Morson BC. Evolution of cancer of the colon and rectum.
Proc Inst Med Chic
,
30
:
145
-8,  
1974
.
23
Morson BC. Genesis of colorectal cancer.
Clin Gastroenterol
,
5
:
505
-25,  
1976
.
24
Stryker SJ, Wolff BG, Culp CE, et al Natural history of untreated colonic polyps.
Gastroenterology
,
93
:
1009
-13,  
1987
.
25
O’Brien MJ, Winawer SJ, Zauber AG, et al The national polyp study. Patient and polyp characteristics associated with high-grade dysplasia in colorectal adenomas.
Gastroenterology
,
98
:
371
-9,  
1990
.
26
Tobi M. Polyps as biomarkers for colorectal neoplasia.
Front Biosci
,
4
:
D329
-38,  
1999
.
27
Kozuka S, Nogaki M, Ozeki T, Masumori S. Premalignancy of the mucosal polyp in the large intestine. : II. Estimation of the periods required for malignant transformation of mucosal polyps.
Dis Colon Rectum
,
18
:
494
-500,  
1975
.
28
Winawer SJ, Zauber AG, Ho MN, et al Prevention of colorectal cancer by colonoscopic polypectomy. The National Polyp Study Workgroup.
N Engl J Med
,
329
:
1977
-81,  
1993
.
29
Winawer SJ, Zauber AG, O’Brien MJ, et al Randomized comparison of surveillance intervals after colonoscopic removal of newly diagnosed adenomatous polyps. The National Polyp Study Workgroup.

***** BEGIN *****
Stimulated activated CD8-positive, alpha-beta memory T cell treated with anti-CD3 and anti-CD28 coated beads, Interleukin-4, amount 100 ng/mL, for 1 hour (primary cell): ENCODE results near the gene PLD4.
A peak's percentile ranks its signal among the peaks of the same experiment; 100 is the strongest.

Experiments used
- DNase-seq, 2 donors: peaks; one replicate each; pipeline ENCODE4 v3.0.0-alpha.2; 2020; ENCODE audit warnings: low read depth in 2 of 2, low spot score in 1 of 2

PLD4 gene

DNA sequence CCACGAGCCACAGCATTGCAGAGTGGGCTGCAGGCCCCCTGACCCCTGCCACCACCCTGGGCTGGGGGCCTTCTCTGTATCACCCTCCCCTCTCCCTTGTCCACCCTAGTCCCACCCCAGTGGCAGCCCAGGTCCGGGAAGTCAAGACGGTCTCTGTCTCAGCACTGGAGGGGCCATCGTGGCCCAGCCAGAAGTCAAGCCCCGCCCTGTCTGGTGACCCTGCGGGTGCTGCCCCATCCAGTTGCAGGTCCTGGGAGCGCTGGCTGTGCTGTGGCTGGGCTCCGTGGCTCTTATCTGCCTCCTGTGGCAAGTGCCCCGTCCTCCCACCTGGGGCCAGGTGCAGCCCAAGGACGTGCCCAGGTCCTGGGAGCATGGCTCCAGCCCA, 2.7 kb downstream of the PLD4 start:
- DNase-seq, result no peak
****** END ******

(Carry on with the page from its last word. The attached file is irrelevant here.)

N Engl J Med
,
328
:
901
-6,  
1993
.
30
Selby JV, Friedman GD, Quesenberry CP, Jr, Weiss NS. A case-control study of screening sigmoidoscopy and mortality from colorectal cancer.
N Engl J Med
,
326
:
653
-7,  
1992
.
31
Selby JV, Friedman GD, Quesenberry CP, Jr, Weiss NS. Effect of fecal occult blood testing on mortality from colorectal cancer. A case-control study.
Ann Intern Med
,
118
:
1
-6,  
1993
.
32
Newcomb PA, Norfleet RG, Storer BE, Surawicz TS, Marcus PM. Screening sigmoidoscopy and colorectal cancer mortality.
J Natl Cancer Inst (Bethesda)
,
84
:
1572
-5,  
1992
.
33